In his discussion of interlanguage, Cook (1993: 17) argues that it is over-simplistic to see "L2 learning only as a relationship between the L1 and the L2. A learner at a particular point in time is in fact using a language system that is neither the L1 nor the L2. Describing it in terms of the L1 and the L2 misses the distinctive features of L2 learning: "a third language system is involved --that of the L2 learner-- which also needs to be described." He concedes that the identification of errors and the reconstruction of the learners' intended meaning are subjective processes since errors are not objective facts. In fact, they are established by a process of analysis and deduction (1993: 21).

In his influential book Error Analysis and Interlanguage, Corder (1981) discusses the importance of paying close attention to the learners' interlanguage and to the role of interpretation in the study of learners' errors. He says that we identify errors "by comparing what [the learner] actually said with what he ought to have said to express what he intended to express" (1981: 37). The problem is that quite often teachers are simply wrong about their interpretations or are not sure about them. In his opinion, the best alternative is to ask the learners themselves. This he calls an authoritative reconstruction; however, for obvious reasons, this is not always possible. The next best thing is for the teacher to attempt an interpretation of the intended meaning by paying careful attention to the form of the language and the context in which it was used. He calls this a plausible interpretation. He adds that, in such a situation, it is helpful to know both the learners and their L1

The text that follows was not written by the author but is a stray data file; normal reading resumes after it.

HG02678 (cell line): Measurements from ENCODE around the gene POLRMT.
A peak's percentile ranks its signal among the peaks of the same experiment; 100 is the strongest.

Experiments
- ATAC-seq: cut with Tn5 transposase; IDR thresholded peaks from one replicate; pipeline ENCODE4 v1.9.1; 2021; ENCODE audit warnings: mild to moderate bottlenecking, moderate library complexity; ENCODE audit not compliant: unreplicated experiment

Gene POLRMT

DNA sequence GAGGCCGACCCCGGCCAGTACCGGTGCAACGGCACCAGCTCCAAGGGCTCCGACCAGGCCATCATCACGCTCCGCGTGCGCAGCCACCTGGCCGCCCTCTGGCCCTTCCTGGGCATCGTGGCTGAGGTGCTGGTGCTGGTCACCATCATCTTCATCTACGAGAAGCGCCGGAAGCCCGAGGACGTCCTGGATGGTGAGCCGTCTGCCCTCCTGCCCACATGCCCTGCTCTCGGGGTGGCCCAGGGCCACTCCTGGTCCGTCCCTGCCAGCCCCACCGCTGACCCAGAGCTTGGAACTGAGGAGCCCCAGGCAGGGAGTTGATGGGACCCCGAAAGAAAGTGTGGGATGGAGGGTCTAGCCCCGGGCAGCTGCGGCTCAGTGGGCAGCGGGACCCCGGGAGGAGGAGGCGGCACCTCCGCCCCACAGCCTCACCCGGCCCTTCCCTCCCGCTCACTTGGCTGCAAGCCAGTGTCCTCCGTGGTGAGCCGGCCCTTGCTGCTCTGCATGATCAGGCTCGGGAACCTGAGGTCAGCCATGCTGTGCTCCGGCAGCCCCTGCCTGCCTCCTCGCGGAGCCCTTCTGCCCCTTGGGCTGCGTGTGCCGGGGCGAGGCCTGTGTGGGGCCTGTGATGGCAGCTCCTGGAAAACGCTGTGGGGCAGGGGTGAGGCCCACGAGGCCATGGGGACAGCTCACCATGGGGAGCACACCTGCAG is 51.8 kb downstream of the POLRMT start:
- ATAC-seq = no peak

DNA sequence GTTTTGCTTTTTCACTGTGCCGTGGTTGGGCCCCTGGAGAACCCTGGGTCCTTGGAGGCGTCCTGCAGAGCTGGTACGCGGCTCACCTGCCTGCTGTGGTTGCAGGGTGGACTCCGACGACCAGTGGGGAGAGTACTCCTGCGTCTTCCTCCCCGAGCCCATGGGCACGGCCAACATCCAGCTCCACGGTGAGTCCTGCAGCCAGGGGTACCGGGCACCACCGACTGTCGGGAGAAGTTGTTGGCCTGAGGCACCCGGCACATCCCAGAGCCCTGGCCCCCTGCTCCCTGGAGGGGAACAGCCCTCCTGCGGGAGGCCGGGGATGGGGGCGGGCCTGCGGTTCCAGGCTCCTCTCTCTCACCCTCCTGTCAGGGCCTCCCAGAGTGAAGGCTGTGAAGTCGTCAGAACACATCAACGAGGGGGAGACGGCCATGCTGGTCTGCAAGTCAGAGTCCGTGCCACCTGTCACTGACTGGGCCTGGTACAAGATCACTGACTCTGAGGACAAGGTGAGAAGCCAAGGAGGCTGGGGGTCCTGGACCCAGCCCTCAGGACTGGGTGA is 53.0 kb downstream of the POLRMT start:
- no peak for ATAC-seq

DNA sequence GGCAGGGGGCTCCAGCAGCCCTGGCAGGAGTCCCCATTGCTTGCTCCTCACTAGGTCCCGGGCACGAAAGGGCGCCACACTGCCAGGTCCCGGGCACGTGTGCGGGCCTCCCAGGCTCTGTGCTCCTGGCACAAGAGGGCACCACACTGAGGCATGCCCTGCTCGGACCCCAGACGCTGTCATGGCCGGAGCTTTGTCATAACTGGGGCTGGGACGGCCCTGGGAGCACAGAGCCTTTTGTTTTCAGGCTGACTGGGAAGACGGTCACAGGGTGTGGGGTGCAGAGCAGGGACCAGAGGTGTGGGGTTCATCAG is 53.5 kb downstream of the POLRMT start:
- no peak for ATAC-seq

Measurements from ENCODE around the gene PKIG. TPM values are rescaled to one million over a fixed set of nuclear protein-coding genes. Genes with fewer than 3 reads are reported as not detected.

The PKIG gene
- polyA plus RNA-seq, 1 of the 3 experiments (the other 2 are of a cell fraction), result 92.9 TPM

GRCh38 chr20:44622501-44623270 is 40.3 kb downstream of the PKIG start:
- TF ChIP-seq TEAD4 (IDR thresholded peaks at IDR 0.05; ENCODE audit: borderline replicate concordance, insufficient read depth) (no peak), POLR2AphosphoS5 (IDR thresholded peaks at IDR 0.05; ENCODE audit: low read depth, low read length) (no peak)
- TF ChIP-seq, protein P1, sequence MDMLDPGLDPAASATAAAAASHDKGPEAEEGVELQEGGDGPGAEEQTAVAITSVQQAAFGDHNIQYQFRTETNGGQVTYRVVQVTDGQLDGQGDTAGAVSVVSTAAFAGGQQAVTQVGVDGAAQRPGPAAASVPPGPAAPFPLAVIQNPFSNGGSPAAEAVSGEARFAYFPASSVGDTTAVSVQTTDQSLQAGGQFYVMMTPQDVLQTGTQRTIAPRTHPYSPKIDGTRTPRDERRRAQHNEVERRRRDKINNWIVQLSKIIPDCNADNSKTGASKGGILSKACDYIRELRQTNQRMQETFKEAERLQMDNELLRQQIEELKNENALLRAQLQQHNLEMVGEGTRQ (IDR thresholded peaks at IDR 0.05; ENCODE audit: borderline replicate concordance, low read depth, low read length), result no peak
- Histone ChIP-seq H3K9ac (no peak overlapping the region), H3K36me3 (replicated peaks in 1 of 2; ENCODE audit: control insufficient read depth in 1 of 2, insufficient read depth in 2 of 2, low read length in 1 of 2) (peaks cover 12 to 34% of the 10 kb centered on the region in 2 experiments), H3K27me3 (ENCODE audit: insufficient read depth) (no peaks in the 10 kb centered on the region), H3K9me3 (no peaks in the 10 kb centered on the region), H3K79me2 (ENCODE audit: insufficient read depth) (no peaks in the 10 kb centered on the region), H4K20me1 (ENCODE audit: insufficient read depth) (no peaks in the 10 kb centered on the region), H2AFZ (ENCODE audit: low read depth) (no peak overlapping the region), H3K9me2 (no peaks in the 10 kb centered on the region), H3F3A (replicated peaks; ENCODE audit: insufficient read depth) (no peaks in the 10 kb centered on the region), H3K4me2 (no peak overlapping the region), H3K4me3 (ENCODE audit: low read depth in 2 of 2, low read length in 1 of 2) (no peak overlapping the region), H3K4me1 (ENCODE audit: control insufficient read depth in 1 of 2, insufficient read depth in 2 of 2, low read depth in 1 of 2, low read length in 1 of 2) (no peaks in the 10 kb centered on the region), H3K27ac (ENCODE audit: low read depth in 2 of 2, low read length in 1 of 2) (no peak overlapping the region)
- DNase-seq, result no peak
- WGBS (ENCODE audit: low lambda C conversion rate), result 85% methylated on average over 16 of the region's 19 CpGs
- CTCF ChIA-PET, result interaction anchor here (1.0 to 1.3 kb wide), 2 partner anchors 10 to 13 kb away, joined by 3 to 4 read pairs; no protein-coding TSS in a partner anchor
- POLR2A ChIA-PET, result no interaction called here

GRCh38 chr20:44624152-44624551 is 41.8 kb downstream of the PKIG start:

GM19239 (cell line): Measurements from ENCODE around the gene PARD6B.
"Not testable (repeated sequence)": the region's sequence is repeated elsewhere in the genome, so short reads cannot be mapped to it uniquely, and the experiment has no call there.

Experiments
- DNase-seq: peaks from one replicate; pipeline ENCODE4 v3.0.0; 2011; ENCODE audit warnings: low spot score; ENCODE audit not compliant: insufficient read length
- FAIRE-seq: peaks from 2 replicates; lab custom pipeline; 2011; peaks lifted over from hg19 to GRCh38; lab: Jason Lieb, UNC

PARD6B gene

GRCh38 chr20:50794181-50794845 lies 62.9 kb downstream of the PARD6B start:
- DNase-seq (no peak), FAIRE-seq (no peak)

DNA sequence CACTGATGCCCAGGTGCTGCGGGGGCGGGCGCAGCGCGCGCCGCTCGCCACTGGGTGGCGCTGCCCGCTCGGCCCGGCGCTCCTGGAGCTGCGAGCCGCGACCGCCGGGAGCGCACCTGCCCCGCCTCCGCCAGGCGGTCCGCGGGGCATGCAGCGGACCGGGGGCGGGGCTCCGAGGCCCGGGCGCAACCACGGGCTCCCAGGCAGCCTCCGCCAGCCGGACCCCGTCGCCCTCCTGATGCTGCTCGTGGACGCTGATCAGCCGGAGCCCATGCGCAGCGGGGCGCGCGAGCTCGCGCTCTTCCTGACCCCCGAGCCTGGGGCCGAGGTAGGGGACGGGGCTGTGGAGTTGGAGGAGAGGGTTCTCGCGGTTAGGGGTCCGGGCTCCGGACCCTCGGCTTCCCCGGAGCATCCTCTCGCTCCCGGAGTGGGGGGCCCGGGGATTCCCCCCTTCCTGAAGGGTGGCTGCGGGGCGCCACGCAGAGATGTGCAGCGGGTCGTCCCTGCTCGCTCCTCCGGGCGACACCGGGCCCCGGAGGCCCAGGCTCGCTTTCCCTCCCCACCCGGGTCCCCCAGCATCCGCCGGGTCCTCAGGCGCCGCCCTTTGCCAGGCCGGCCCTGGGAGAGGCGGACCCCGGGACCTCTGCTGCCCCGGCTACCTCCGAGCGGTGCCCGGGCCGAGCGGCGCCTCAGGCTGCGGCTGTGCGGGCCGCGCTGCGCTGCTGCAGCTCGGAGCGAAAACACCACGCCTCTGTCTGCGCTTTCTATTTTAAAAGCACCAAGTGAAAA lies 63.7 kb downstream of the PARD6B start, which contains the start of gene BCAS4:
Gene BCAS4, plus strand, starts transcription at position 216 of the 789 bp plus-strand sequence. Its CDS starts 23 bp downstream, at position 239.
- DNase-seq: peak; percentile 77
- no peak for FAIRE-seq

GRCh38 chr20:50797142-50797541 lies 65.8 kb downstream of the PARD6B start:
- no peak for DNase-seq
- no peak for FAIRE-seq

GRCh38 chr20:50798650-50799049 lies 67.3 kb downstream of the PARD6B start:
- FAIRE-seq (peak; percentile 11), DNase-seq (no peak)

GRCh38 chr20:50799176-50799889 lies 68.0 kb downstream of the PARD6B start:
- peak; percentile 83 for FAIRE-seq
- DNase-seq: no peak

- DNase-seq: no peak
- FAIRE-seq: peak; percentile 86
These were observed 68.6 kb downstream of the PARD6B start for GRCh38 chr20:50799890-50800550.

There have been many valid criticisms against Error Analysis. In a recent study, Hamid (2007) argues that plausible interpretations are the product of "intuition and experience, not empiricism," (2007: 108) and consequently, "absolutely correct reconstruction of an idiosyncratic utterance is not always attainable because a complete thought or meaning is actually divided into different segments and the teacher may not be able to guess correctly all those fragmented meanings" (2007: 114). In order to determine whether a group of native speakers (NS) and non-native English as a foreign language (NNS EFL) teachers were able to guess learner intention by using the context and the form of the language, Hamid compared their plausible interpretations to those of the student-writers. He found that only 36.7% of the reconstructions had the exact same meaning as the speaker's intended utterance while the rest exhibited different degrees of correspondence.

Linguists have identified other potential shortcomings in Error Analysis. For example, Schachter (1974) first discussed the problem of avoidance. The author points out that language learners sometimes keep away from using certain features of the language that they perceive to be difficult. This avoidance, which in fact may be part of the learners' systematic second language performance, leads to the absence of certain errors in their output. Consequently, teachers or researchers find themselves unable to obtain vital evidence that would show that a particular language item has not been acquired yet. For example, many students avoid using the subjunctive in that-noun clauses. Instead of saying "They advised that she buy a new laptop," they tend to use the alternative structure "They advised her to buy a new laptop." They also choose modal auxiliaries. For instance, instead of writing "It is important that this homeless child receive love and respect," they are likely to write, "That homeless child should receive love and respect." If learners studiously avoid the use of the subjunctive, then researchers are not able to assess whether or not they can use it correctly.